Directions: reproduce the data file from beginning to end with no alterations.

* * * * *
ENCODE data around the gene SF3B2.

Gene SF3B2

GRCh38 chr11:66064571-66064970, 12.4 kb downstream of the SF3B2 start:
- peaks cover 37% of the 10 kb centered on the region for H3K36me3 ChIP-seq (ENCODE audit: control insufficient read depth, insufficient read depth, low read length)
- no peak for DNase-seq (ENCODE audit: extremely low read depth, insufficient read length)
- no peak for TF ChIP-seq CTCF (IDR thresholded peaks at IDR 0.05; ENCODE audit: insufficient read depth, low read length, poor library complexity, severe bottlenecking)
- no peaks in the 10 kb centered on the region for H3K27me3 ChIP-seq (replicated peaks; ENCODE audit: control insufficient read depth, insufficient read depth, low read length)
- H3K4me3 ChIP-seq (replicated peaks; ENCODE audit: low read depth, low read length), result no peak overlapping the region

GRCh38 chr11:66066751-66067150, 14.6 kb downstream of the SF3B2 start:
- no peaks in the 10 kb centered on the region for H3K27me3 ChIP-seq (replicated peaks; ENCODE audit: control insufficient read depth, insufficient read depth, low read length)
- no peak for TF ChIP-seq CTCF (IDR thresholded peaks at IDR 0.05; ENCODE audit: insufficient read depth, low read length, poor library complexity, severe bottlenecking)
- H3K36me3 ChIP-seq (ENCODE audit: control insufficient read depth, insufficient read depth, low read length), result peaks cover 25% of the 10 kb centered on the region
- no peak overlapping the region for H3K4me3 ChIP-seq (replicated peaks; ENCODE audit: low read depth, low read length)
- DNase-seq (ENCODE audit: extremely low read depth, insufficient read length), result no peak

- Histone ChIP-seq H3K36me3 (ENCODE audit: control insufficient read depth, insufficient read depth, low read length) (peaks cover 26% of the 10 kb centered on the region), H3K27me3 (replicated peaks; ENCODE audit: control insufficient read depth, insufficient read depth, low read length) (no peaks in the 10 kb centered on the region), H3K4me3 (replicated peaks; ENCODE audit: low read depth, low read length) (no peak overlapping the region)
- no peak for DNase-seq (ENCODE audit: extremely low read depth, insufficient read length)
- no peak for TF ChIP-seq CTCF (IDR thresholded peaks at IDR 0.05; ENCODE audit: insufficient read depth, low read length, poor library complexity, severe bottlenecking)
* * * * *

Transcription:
ENCODE data around the gene SF3B2.

Gene SF3B2

GRCh38 chr11:66064571-66064970, 12.4 kb downstream of the SF3B2 start:
- peaks cover 37% of the 10 kb centered on the region for H3K36me3 ChIP-seq (ENCODE audit: control insufficient read depth, insufficient read depth, low read length)
- no peak for DNase-seq (ENCODE audit: extremely low read depth, insufficient read length)
- no peak for TF ChIP-seq CTCF (IDR thresholded peaks at IDR 0.05; ENCODE audit: insufficient read depth, low read length, poor library complexity, severe bottlenecking)
- no peaks in the 10 kb centered on the region for H3K27me3 ChIP-seq (replicated peaks; ENCODE audit: control insufficient read depth, insufficient read depth, low read length)
- H3K4me3 ChIP-seq (replicated peaks; ENCODE audit: low read depth, low read length), result no peak overlapping the region

GRCh38 chr11:66066751-66067150, 14.6 kb downstream of the SF3B2 start:
- no peaks in the 10 kb centered on the region for H3K27me3 ChIP-seq (replicated peaks; ENCODE audit: control insufficient read depth, insufficient read depth, low read length)
- no peak for TF ChIP-seq CTCF (IDR thresholded peaks at IDR 0.05; ENCODE audit: insufficient read depth, low read length, poor library complexity, severe bottlenecking)
- H3K36me3 ChIP-seq (ENCODE audit: control insufficient read depth, insufficient read depth, low read length), result peaks cover 25% of the 10 kb centered on the region
- no peak overlapping the region for H3K4me3 ChIP-seq (replicated peaks; ENCODE audit: low read depth, low read length)
- DNase-seq (ENCODE audit: extremely low read depth, insufficient read length), result no peak

- Histone ChIP-seq H3K36me3 (ENCODE audit: control insufficient read depth, insufficient read depth, low read length) (peaks cover 26% of the 10 kb centered on the region), H3K27me3 (replicated peaks; ENCODE audit: control insufficient read depth, insufficient read depth, low read length) (no peaks in the 10 kb centered on the region), H3K4me3 (replicated peaks; ENCODE audit: low read depth, low read length) (no peak overlapping the region)
- no peak for DNase-seq (ENCODE audit: extremely low read depth, insufficient read length)
- no peak for TF ChIP-seq CTCF (IDR thresholded peaks at IDR 0.05; ENCODE audit: insufficient read depth, low read length, poor library complexity, severe bottlenecking)